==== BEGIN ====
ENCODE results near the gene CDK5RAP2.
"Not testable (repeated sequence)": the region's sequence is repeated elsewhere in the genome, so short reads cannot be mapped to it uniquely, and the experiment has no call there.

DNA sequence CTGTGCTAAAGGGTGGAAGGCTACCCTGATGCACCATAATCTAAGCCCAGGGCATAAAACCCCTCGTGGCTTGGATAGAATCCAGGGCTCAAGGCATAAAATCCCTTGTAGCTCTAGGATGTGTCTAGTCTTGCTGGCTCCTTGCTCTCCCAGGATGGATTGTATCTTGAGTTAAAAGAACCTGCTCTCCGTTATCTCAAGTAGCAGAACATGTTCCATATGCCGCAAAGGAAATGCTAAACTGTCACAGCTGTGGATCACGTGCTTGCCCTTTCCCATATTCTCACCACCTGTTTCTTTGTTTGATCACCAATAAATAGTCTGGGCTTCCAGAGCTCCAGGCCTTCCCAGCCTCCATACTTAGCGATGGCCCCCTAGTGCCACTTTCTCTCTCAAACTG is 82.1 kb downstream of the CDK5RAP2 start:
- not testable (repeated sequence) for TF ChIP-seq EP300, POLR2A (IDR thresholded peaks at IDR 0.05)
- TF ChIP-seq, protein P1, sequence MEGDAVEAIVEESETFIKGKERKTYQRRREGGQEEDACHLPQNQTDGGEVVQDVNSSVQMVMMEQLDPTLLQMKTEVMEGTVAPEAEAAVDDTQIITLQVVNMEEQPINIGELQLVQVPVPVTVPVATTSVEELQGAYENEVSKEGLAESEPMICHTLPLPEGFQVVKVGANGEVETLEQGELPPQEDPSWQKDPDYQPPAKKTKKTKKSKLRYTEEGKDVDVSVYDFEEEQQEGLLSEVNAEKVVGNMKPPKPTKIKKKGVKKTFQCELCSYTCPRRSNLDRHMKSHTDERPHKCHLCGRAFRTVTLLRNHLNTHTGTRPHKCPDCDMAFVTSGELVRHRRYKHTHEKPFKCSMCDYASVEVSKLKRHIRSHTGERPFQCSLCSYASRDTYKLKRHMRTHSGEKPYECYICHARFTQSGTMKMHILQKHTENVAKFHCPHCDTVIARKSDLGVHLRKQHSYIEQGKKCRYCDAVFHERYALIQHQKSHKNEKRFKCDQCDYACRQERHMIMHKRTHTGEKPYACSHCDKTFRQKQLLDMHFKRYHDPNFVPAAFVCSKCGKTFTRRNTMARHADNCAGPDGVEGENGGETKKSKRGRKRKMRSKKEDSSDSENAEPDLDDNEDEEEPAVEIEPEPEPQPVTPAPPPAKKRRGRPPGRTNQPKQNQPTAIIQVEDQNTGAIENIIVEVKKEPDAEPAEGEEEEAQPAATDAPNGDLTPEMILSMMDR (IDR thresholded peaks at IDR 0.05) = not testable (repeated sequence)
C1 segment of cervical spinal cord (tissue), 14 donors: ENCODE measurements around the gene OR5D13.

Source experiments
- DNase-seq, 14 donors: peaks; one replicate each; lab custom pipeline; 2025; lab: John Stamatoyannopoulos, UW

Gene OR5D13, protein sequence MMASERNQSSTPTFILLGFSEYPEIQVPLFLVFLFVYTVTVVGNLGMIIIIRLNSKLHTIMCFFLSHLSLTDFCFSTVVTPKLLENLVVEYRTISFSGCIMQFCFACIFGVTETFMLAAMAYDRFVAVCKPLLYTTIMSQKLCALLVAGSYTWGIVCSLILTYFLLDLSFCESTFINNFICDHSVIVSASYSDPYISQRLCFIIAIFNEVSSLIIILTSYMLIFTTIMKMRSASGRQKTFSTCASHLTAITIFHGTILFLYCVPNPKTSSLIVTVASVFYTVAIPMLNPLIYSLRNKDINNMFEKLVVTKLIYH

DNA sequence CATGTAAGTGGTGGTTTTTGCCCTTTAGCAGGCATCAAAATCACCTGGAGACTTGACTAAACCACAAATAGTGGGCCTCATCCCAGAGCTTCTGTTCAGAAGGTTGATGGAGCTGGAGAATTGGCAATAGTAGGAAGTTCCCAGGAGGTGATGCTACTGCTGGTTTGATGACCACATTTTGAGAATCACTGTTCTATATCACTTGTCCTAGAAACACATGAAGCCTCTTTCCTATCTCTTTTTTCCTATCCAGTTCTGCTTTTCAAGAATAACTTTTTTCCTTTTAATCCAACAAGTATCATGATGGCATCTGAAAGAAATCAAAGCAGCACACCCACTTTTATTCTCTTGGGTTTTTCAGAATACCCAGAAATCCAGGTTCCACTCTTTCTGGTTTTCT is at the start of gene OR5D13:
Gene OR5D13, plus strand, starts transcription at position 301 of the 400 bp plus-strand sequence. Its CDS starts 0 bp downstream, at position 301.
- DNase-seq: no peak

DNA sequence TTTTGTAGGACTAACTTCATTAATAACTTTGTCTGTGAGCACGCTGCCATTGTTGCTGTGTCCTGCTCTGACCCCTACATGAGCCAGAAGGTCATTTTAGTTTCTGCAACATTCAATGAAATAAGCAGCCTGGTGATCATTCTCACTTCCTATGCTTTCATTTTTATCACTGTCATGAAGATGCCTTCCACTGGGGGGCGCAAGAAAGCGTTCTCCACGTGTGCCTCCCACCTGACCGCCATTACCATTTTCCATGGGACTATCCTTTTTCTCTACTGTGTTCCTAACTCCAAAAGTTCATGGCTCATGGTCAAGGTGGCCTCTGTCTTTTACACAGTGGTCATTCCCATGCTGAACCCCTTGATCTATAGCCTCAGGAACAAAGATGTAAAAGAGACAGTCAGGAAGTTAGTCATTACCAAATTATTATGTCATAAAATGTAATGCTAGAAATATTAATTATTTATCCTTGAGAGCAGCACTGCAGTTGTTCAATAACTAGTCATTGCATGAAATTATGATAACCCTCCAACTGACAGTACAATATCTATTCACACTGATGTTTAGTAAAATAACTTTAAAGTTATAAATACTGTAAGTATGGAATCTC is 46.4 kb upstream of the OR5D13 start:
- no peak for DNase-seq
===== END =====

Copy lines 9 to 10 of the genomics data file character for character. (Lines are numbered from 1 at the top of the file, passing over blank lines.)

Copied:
Gene OR5D13, protein sequence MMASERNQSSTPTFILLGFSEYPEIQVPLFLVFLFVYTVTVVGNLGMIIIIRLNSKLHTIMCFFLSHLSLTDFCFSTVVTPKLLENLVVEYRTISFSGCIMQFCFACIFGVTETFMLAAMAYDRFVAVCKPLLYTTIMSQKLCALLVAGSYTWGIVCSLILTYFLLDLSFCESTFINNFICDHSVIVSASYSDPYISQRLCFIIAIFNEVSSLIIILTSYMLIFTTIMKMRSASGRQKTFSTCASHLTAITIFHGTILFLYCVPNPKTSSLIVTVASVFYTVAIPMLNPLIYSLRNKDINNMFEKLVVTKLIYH

DNA sequence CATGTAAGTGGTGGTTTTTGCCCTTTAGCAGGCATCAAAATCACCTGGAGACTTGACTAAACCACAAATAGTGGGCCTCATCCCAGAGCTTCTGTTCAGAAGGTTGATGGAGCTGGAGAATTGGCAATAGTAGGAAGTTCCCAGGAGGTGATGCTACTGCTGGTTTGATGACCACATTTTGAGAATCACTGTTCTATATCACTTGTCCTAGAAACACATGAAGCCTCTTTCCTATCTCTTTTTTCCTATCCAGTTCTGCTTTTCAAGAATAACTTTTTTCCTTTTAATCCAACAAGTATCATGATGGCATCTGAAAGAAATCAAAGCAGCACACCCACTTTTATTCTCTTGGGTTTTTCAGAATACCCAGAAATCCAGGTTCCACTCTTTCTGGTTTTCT is at the start of gene OR5D13: